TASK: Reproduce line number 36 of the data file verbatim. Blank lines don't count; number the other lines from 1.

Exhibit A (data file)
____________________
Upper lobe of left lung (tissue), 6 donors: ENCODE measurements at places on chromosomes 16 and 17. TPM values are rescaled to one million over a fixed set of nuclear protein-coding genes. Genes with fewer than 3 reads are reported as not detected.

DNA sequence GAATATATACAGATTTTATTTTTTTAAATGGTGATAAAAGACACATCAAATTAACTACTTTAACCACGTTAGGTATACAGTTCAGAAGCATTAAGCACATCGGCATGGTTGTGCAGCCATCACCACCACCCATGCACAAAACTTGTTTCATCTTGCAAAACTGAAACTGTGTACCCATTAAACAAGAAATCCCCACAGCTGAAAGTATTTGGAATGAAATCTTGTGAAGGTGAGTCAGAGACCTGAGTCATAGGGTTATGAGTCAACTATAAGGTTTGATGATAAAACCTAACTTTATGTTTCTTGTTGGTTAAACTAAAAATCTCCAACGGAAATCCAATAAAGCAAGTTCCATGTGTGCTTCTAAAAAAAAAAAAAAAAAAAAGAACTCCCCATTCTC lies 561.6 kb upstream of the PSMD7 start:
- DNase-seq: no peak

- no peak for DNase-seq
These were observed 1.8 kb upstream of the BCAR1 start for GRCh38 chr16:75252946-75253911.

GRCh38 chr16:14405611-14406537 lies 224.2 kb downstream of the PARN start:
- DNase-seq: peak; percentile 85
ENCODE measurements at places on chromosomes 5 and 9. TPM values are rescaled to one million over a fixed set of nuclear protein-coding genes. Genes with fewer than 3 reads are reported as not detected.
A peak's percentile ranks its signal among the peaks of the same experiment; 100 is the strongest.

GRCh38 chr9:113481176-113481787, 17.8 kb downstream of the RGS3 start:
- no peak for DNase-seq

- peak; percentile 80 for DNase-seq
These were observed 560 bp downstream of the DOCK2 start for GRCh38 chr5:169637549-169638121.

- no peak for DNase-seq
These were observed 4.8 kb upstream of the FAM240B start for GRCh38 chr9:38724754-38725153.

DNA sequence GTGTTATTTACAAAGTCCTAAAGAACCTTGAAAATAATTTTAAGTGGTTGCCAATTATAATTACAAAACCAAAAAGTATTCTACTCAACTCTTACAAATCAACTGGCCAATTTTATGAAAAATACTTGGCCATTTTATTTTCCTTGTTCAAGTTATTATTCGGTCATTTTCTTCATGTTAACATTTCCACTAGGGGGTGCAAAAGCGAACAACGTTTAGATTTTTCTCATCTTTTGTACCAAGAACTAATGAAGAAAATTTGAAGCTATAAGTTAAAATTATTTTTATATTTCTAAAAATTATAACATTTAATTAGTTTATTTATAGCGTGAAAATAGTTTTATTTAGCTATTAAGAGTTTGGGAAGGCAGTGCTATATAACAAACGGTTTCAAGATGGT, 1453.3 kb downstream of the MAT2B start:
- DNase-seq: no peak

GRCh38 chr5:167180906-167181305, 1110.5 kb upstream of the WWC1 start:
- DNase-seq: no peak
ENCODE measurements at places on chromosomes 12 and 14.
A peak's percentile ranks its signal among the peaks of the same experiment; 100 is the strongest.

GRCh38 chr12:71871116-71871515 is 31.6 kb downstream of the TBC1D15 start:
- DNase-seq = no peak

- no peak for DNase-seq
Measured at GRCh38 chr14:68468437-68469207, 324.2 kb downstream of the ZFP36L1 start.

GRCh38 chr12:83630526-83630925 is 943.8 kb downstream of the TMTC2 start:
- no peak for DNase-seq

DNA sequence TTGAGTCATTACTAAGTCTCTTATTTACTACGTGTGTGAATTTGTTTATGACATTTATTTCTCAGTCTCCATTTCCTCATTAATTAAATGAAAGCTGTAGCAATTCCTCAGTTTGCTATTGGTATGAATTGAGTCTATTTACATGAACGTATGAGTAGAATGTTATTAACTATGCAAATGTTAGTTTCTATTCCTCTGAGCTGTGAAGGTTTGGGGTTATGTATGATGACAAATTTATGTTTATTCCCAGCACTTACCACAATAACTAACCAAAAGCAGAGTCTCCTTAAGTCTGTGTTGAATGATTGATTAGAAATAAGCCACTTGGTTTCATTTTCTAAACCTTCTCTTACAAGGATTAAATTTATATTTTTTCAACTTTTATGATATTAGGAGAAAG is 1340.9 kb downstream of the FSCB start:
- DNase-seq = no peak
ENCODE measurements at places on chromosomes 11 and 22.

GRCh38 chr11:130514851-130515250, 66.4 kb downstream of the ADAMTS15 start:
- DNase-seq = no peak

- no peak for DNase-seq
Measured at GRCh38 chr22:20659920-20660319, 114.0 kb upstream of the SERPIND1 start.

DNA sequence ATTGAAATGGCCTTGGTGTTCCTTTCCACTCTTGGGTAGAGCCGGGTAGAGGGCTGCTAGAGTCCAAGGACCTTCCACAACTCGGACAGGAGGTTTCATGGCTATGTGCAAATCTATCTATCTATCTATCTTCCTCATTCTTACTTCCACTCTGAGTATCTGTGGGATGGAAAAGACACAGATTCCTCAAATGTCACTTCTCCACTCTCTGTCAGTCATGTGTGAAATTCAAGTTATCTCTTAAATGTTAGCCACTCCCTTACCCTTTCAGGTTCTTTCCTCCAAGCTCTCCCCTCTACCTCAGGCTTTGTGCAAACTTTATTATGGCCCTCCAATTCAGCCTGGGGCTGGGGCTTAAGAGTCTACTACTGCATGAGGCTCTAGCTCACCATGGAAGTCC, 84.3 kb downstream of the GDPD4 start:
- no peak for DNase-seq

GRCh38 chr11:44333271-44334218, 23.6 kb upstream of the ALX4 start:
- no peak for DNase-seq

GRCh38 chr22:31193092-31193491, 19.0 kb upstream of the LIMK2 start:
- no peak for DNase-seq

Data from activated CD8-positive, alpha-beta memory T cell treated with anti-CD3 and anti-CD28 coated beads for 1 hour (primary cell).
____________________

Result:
- no peak for DNase-seq